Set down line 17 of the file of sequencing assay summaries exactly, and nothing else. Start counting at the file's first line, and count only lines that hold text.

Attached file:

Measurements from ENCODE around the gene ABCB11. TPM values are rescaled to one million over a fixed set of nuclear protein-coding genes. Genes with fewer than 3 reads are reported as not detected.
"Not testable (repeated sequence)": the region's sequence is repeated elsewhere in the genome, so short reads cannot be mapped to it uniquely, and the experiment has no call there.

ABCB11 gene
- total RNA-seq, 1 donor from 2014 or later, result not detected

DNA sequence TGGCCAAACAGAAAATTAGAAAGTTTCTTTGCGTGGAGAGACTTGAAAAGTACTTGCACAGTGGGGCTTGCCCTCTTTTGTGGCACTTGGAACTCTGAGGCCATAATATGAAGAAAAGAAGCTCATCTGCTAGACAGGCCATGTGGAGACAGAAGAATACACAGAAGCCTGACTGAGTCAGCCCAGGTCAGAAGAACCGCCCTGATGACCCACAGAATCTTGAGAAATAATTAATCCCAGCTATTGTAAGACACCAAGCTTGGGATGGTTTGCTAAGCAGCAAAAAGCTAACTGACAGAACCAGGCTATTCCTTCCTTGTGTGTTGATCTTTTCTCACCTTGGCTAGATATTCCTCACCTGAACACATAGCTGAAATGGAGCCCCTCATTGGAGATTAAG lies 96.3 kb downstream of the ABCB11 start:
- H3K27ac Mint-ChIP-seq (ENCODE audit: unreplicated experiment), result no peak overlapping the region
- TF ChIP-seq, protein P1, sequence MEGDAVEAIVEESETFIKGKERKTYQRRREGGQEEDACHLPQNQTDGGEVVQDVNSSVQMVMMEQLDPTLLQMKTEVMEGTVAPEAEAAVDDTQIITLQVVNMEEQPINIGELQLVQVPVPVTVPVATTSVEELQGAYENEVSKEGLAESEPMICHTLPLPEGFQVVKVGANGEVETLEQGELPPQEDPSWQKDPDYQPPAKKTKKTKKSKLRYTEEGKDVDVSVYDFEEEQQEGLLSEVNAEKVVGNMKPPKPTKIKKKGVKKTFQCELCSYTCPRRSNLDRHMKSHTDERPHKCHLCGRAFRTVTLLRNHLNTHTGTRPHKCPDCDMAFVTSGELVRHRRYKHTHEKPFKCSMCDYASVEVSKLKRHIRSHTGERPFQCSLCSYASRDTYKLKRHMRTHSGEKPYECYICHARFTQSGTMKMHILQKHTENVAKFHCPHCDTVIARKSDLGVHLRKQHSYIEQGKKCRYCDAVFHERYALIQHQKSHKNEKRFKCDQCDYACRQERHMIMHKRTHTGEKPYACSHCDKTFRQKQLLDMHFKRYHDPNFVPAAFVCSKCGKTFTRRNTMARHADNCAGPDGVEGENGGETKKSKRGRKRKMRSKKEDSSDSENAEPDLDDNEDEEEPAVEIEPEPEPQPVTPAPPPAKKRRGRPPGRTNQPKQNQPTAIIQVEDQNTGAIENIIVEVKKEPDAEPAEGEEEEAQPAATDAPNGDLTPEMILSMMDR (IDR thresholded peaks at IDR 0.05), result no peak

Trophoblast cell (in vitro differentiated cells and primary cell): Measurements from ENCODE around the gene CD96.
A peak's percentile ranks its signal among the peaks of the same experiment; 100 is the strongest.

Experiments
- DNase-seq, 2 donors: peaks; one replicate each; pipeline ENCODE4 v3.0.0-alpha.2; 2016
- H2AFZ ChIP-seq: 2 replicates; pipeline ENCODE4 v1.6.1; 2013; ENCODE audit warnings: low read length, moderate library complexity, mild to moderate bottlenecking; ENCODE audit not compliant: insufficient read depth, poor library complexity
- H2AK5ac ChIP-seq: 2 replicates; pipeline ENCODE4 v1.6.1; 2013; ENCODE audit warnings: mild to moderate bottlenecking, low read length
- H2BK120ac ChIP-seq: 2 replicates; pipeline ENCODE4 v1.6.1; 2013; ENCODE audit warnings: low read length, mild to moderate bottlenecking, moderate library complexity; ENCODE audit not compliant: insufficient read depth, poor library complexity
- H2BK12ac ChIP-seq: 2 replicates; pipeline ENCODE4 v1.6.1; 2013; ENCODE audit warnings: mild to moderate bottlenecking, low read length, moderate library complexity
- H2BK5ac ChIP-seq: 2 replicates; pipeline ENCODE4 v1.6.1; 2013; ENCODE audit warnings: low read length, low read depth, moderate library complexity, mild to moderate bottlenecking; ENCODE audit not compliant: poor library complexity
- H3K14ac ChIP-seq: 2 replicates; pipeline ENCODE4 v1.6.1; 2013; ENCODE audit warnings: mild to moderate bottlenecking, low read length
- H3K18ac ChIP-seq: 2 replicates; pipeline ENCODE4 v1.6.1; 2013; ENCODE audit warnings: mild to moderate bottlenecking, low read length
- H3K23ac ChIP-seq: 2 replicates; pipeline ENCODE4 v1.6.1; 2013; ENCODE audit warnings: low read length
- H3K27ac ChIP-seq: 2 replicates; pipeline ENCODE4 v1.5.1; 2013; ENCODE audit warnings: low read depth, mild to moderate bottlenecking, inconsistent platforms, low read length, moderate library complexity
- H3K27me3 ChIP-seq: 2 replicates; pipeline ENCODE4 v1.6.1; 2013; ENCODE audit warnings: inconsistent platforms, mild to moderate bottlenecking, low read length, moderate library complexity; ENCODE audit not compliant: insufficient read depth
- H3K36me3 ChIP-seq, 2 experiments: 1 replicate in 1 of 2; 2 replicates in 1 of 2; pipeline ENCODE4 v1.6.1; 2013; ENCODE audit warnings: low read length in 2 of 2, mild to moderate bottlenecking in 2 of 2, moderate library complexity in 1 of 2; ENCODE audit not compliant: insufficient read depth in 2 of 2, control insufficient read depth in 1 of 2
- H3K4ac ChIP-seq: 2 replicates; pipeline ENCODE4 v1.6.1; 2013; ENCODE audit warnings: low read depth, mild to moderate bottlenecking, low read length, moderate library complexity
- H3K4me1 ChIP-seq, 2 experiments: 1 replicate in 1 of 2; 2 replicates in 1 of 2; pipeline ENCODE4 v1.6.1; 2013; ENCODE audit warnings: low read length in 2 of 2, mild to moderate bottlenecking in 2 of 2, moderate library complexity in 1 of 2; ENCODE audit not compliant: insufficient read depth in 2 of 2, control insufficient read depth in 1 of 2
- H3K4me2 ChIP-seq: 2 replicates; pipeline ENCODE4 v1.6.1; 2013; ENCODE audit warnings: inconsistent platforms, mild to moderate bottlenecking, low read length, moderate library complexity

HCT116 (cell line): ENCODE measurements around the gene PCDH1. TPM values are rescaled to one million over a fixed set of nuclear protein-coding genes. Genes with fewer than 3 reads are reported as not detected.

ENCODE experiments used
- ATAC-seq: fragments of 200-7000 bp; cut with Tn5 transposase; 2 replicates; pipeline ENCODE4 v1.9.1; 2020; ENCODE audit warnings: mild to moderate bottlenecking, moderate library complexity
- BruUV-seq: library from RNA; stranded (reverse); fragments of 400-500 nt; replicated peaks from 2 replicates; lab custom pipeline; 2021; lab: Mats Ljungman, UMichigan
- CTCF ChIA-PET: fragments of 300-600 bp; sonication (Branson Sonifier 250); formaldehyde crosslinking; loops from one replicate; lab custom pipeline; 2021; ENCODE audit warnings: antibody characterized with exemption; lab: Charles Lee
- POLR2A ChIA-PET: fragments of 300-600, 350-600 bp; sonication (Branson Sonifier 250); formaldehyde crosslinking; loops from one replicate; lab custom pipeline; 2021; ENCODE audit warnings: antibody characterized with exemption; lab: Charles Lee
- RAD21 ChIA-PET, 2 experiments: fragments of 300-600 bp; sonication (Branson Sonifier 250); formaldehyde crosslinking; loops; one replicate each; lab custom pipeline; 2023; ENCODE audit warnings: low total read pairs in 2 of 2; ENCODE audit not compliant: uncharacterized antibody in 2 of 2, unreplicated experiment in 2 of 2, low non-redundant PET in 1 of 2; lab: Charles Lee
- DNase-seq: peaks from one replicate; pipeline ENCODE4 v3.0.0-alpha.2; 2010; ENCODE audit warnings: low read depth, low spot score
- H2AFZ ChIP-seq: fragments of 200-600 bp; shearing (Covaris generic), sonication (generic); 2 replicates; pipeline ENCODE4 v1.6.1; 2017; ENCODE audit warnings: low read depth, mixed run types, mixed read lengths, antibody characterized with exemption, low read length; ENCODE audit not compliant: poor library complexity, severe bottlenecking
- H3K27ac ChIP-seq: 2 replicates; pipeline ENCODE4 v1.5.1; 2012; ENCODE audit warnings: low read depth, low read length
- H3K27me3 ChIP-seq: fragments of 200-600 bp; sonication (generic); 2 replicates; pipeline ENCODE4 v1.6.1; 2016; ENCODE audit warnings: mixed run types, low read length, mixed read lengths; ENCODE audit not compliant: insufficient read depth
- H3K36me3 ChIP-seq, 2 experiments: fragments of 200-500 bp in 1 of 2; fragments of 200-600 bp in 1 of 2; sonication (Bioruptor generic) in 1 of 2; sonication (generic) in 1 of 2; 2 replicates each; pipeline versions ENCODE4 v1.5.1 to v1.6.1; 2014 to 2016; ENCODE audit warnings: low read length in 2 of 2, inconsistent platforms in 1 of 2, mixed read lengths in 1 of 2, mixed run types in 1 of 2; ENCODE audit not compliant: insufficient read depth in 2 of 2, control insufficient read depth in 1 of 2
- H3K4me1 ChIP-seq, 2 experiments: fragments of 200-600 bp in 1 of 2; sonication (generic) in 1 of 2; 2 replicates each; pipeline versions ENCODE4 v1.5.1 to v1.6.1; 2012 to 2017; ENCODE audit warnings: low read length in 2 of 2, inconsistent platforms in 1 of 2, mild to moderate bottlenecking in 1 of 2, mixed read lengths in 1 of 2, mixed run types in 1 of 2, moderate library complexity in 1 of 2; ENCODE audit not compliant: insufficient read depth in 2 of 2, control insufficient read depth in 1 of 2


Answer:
- H3K14ac ChIP-seq: 2 replicates; pipeline ENCODE4 v1.6.1; 2013; ENCODE audit warnings: mild to moderate bottlenecking, low read length